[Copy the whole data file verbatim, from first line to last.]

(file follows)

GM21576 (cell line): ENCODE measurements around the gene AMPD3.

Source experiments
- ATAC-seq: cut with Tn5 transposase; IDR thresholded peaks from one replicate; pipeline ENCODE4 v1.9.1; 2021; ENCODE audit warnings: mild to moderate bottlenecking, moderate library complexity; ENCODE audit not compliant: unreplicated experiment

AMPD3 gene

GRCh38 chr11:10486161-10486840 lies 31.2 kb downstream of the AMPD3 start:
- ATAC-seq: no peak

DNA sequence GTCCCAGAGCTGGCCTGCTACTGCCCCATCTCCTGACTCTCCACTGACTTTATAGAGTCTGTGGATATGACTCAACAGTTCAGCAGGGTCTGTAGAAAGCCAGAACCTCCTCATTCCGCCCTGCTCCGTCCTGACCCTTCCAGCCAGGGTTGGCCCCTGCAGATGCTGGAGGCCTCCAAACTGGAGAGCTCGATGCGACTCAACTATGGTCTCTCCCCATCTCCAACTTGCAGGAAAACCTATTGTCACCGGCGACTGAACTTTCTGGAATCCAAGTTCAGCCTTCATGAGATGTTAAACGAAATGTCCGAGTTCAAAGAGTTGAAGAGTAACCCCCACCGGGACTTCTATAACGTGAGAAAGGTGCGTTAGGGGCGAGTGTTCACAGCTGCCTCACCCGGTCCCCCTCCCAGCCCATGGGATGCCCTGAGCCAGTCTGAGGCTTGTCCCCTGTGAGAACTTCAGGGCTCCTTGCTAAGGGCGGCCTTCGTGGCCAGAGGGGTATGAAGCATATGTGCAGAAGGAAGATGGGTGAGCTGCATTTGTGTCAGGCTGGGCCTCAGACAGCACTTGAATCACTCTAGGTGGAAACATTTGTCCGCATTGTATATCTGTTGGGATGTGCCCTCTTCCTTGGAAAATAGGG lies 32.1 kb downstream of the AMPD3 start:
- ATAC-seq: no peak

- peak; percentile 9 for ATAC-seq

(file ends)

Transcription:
GM21576 (cell line): ENCODE measurements around the gene AMPD3.

Source experiments
- ATAC-seq: cut with Tn5 transposase; IDR thresholded peaks from one replicate; pipeline ENCODE4 v1.9.1; 2021; ENCODE audit warnings: mild to moderate bottlenecking, moderate library complexity; ENCODE audit not compliant: unreplicated experiment

AMPD3 gene

GRCh38 chr11:10486161-10486840 lies 31.2 kb downstream of the AMPD3 start:
- ATAC-seq: no peak

DNA sequence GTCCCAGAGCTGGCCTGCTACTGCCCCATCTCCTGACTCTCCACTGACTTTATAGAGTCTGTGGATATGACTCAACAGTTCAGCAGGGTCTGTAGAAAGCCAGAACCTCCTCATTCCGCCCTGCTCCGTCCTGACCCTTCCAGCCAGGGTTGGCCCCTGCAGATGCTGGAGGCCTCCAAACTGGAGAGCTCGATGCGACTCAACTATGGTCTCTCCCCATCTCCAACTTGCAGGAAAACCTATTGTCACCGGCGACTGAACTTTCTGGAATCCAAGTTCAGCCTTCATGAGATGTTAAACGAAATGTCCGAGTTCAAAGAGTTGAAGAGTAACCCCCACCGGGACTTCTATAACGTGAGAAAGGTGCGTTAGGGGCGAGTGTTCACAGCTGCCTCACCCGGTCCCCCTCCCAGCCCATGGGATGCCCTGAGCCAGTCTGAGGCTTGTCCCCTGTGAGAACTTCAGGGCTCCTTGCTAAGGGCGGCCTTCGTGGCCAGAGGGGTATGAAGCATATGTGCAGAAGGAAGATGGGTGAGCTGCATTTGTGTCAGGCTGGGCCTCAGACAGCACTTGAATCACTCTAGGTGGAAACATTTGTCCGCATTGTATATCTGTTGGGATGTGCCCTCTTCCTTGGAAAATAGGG lies 32.1 kb downstream of the AMPD3 start:
- ATAC-seq: no peak

- peak; percentile 9 for ATAC-seq